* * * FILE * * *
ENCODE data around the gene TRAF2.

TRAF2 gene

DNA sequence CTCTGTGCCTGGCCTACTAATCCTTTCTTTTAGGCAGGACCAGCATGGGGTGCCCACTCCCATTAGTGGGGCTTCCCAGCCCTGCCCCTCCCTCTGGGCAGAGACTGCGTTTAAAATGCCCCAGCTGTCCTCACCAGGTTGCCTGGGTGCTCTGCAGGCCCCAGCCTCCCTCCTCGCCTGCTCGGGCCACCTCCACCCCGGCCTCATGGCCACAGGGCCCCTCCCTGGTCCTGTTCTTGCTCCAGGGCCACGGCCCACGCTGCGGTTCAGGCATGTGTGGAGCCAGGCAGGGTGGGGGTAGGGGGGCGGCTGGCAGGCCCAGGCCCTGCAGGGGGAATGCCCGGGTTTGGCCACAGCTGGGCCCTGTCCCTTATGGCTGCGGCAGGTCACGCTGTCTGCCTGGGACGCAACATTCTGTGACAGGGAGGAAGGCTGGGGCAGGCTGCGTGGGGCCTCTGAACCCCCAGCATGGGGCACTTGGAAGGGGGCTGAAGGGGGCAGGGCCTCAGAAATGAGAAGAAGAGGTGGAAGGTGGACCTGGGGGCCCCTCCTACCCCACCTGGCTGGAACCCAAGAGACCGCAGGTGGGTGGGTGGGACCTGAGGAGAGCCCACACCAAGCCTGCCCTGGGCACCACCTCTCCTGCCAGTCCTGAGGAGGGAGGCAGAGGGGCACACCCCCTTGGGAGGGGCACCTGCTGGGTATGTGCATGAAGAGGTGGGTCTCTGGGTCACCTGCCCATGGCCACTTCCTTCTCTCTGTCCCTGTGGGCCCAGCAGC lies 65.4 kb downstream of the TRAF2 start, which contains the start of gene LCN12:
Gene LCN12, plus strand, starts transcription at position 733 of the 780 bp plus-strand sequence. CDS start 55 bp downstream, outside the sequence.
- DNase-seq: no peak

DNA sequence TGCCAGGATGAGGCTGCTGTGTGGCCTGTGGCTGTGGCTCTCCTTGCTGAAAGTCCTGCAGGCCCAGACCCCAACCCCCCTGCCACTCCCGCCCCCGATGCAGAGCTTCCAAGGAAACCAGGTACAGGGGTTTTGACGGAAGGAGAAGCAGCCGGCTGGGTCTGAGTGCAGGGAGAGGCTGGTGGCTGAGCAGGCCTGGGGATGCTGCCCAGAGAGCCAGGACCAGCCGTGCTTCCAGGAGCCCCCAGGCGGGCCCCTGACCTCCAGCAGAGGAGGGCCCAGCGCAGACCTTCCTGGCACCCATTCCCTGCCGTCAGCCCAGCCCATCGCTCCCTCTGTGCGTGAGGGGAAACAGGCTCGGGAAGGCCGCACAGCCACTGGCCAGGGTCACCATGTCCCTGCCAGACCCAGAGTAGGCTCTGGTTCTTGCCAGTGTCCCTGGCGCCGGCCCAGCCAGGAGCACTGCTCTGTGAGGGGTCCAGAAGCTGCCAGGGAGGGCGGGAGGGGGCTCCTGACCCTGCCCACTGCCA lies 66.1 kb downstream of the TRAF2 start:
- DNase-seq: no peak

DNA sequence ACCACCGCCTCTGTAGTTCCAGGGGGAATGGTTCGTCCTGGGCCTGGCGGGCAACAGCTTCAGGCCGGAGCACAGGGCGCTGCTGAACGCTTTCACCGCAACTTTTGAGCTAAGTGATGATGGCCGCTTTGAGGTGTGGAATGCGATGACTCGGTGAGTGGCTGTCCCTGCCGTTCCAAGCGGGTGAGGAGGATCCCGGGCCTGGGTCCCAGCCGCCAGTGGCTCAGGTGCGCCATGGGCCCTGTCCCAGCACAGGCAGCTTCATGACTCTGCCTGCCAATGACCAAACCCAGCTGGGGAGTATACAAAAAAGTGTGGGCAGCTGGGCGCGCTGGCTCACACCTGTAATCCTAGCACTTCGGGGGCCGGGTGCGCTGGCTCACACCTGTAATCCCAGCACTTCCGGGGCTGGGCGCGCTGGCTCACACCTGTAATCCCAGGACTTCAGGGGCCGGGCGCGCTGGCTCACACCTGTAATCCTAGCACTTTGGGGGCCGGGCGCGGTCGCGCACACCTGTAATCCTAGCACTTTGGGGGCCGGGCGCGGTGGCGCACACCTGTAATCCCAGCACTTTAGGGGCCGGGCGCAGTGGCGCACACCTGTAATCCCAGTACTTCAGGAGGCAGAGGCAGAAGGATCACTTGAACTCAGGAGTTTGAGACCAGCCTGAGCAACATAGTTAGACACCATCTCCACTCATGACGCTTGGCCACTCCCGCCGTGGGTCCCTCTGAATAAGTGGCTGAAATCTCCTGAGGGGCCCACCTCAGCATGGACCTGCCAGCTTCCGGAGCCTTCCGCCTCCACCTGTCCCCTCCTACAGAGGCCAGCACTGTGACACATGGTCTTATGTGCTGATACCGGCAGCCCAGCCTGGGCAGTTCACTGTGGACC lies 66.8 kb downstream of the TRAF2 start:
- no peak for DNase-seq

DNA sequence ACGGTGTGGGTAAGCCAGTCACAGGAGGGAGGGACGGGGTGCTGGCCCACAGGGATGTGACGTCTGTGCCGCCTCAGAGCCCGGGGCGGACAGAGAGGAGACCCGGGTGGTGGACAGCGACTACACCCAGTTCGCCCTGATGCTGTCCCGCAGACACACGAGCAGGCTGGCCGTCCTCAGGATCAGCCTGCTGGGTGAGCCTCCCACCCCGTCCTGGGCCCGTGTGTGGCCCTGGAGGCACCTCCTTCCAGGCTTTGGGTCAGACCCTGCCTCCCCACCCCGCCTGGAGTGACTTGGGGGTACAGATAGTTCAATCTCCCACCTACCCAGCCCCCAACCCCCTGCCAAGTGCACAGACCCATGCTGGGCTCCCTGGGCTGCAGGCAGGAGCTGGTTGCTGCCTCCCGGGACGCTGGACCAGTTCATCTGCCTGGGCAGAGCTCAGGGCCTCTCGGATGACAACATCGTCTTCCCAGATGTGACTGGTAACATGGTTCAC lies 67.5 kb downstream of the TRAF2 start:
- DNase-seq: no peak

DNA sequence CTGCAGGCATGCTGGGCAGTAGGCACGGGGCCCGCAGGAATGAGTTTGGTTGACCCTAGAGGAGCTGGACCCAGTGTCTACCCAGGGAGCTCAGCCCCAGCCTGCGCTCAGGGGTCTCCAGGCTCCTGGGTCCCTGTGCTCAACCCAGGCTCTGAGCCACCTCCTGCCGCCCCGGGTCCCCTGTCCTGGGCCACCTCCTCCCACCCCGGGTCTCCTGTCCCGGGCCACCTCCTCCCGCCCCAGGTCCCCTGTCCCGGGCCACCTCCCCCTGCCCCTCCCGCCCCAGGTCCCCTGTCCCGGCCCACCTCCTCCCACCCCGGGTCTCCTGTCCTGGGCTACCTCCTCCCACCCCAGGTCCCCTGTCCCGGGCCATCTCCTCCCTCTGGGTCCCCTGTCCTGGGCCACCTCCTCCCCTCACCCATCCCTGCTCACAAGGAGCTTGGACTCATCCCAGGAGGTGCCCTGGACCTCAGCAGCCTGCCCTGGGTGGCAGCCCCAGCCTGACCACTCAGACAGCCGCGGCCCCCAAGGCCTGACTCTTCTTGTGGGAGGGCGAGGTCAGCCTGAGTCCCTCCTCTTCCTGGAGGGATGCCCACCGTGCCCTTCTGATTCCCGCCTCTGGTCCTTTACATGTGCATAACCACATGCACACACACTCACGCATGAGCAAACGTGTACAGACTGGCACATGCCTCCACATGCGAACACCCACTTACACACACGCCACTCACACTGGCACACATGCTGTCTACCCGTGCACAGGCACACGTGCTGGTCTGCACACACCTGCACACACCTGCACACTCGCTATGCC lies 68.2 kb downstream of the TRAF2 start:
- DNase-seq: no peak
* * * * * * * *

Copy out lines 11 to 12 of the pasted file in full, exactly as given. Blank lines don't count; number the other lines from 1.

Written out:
- DNase-seq: no peak

DNA sequence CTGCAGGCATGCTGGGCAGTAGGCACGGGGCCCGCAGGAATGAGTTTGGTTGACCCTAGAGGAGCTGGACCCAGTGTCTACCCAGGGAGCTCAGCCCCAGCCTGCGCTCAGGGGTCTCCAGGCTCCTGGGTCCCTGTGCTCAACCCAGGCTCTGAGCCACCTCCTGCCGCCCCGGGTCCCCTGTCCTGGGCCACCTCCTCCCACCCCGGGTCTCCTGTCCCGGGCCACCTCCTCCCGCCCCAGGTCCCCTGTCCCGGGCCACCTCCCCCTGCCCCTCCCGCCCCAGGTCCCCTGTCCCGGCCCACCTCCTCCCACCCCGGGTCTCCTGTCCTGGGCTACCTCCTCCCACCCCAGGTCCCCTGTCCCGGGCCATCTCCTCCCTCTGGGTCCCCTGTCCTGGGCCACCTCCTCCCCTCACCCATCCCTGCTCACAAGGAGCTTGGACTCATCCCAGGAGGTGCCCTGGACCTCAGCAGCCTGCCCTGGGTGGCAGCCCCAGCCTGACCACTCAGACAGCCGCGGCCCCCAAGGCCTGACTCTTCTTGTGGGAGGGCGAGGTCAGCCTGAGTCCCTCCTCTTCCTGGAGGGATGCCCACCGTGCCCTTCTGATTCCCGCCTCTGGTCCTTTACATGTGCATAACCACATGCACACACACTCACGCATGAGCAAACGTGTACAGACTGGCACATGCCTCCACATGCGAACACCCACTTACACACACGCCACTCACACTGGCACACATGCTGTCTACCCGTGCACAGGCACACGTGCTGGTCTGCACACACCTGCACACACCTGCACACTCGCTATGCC lies 68.2 kb downstream of the TRAF2 start: